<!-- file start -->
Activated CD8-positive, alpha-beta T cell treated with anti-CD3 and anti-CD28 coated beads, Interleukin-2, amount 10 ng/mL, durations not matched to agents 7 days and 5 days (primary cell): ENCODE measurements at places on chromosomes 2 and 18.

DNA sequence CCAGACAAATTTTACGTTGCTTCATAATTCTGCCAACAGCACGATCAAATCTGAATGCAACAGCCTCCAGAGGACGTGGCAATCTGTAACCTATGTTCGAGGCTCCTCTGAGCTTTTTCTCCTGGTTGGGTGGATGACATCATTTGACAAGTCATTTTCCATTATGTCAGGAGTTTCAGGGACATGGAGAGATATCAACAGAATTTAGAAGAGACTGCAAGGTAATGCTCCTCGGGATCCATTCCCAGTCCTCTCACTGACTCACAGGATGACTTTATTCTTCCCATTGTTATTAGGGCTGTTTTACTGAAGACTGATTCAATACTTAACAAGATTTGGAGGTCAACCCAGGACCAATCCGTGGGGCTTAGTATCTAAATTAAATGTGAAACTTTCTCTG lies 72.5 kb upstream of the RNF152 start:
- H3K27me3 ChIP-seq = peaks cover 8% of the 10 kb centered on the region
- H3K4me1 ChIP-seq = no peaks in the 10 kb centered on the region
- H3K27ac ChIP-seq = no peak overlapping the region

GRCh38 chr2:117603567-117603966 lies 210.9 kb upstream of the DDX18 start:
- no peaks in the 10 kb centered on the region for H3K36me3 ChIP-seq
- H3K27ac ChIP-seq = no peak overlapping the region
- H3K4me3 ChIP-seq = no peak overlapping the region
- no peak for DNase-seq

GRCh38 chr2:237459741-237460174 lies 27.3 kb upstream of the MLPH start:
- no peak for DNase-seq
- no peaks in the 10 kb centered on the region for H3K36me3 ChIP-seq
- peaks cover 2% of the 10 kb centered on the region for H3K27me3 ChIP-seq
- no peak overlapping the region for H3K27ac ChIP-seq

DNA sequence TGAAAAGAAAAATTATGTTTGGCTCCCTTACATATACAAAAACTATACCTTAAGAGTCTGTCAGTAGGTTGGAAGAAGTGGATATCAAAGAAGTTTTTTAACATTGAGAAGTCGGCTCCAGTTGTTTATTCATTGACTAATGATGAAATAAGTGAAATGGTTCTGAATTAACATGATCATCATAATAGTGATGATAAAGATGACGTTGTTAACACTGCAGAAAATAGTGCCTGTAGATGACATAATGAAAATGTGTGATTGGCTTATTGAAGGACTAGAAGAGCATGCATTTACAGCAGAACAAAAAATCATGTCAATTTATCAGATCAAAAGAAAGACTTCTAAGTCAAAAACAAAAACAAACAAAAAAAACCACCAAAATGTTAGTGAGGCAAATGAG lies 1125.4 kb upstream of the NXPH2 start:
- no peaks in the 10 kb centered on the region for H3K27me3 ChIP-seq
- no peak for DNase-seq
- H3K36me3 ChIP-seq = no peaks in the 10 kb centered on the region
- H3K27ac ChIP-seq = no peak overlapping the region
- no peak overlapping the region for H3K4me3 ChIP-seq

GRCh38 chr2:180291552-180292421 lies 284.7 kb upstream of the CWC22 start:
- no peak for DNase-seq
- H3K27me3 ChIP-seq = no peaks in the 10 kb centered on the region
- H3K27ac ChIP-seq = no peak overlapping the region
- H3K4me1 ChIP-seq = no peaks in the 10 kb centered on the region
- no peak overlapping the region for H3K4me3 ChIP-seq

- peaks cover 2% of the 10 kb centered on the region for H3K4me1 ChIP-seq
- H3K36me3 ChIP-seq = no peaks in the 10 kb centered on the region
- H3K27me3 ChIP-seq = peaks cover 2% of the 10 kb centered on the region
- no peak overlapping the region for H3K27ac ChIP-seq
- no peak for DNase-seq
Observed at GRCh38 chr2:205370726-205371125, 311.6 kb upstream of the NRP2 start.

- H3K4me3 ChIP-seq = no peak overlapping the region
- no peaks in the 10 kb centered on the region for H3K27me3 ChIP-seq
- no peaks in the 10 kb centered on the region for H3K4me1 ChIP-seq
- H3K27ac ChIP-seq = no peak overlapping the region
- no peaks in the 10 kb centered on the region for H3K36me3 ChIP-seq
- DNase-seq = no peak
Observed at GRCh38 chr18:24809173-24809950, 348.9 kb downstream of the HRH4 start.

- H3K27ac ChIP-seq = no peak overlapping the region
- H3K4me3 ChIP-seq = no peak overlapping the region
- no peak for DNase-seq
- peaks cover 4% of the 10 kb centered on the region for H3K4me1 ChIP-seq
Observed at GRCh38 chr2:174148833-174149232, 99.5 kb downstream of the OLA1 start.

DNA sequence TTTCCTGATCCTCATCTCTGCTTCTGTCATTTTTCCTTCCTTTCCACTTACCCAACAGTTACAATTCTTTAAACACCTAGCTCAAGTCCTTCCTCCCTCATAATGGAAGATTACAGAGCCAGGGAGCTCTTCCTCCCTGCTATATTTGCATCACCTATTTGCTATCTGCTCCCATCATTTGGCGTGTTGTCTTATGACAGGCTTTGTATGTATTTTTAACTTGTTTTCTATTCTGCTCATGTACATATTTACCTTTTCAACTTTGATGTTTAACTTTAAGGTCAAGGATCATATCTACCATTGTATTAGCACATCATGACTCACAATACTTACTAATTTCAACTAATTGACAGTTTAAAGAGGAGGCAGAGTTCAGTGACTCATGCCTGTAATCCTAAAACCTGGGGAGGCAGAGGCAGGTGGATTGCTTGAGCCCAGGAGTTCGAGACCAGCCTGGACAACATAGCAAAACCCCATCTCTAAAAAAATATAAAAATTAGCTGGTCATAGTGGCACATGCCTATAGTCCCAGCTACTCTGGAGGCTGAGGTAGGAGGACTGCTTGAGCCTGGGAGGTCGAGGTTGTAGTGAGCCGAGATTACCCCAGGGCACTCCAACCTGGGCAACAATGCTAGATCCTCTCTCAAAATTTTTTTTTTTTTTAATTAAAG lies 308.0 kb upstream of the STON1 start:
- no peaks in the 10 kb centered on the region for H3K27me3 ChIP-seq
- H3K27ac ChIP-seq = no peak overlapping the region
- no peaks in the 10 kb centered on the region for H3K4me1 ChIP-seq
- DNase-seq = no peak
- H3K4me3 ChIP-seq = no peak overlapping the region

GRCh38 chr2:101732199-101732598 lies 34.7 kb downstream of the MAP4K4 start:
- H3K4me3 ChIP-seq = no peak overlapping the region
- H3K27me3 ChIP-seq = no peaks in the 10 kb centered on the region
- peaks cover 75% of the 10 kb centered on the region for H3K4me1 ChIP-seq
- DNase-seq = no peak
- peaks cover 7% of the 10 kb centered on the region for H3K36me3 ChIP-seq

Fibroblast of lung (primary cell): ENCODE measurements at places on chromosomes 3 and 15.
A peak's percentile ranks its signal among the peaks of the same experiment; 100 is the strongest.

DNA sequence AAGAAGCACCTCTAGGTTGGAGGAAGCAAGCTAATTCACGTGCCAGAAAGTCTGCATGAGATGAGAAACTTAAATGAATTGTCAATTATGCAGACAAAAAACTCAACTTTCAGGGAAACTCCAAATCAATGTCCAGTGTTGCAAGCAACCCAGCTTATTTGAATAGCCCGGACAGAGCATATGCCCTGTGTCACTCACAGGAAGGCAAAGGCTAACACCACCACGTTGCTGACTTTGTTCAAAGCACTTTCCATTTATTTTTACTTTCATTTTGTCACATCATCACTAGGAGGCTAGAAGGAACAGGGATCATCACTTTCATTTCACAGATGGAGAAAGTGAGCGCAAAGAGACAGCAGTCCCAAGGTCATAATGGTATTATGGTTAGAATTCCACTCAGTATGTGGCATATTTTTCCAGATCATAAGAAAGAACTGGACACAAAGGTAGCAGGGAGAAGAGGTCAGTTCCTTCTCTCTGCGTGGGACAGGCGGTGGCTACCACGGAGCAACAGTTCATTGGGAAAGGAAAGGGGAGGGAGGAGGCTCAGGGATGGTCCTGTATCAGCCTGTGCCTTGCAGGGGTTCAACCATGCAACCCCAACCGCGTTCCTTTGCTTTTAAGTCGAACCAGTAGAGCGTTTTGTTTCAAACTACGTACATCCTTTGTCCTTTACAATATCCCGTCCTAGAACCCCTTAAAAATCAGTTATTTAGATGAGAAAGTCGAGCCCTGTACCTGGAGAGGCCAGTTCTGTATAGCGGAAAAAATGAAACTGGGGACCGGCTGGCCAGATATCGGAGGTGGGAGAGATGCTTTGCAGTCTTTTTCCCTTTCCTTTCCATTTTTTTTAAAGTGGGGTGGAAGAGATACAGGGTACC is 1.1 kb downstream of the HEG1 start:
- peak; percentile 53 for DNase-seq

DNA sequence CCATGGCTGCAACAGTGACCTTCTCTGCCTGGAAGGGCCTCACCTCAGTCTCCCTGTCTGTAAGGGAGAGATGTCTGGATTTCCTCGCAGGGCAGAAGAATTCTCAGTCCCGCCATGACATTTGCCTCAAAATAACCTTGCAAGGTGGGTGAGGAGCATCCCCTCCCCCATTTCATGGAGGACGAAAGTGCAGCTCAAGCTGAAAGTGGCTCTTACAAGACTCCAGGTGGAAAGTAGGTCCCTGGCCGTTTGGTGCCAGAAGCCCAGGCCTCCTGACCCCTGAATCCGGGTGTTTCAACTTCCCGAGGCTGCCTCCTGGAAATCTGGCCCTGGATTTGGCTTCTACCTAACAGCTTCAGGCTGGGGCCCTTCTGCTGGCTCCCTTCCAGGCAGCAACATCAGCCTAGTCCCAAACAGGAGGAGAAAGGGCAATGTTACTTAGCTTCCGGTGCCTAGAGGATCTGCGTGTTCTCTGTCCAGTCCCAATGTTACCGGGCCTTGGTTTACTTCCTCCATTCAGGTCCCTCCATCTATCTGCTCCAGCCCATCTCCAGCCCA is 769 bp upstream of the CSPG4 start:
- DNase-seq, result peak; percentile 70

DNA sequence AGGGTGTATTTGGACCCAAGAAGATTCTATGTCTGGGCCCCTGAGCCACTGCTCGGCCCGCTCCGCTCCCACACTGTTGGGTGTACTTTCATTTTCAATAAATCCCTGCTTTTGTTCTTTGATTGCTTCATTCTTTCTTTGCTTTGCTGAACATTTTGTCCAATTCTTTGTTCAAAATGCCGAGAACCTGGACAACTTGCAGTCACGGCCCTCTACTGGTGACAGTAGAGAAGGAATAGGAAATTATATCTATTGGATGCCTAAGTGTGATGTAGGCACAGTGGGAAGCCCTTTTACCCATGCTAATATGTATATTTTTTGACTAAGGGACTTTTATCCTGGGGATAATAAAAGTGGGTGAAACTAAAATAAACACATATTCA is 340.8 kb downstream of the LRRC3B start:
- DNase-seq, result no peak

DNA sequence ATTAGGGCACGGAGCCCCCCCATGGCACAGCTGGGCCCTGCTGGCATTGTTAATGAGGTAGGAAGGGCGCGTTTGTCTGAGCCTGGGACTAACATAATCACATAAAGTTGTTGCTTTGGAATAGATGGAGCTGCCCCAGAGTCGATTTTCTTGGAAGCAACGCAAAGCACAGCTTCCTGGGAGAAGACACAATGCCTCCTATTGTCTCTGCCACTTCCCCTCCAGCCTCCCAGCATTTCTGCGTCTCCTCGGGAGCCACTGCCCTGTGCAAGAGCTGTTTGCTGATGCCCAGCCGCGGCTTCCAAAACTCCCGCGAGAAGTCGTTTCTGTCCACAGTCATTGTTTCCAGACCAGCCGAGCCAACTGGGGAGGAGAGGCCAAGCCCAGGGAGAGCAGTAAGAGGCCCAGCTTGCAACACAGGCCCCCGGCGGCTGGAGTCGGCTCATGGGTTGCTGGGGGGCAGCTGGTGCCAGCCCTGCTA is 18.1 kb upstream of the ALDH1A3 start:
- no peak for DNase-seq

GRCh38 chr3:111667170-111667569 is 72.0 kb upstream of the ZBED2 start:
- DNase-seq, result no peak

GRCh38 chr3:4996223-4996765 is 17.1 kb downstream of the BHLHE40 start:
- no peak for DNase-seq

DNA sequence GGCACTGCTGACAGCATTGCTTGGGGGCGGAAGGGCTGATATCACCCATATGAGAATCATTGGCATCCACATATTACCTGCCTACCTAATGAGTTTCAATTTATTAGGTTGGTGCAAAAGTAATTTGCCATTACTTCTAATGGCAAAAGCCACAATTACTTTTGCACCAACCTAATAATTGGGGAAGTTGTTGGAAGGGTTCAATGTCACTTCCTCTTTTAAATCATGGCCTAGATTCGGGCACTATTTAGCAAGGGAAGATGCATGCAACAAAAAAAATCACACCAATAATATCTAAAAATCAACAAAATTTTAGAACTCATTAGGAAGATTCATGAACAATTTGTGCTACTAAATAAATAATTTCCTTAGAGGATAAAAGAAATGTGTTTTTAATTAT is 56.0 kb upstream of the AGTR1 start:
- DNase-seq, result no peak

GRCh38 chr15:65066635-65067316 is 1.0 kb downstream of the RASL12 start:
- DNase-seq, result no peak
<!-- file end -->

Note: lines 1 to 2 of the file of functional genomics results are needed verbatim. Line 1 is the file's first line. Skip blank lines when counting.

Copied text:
Activated CD8-positive, alpha-beta T cell treated with anti-CD3 and anti-CD28 coated beads, Interleukin-2, amount 10 ng/mL, durations not matched to agents 7 days and 5 days (primary cell): ENCODE measurements at places on chromosomes 2 and 18.

DNA sequence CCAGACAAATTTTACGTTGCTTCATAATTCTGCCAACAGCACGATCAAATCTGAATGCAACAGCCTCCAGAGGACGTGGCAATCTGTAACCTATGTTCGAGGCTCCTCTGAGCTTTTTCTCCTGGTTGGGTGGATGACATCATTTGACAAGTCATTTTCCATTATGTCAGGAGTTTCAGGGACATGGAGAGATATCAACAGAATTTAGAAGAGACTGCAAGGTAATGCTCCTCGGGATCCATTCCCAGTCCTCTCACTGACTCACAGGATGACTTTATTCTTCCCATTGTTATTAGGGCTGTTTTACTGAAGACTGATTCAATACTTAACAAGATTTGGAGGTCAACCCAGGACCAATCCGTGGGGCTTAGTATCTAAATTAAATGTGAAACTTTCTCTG lies 72.5 kb upstream of the RNF152 start: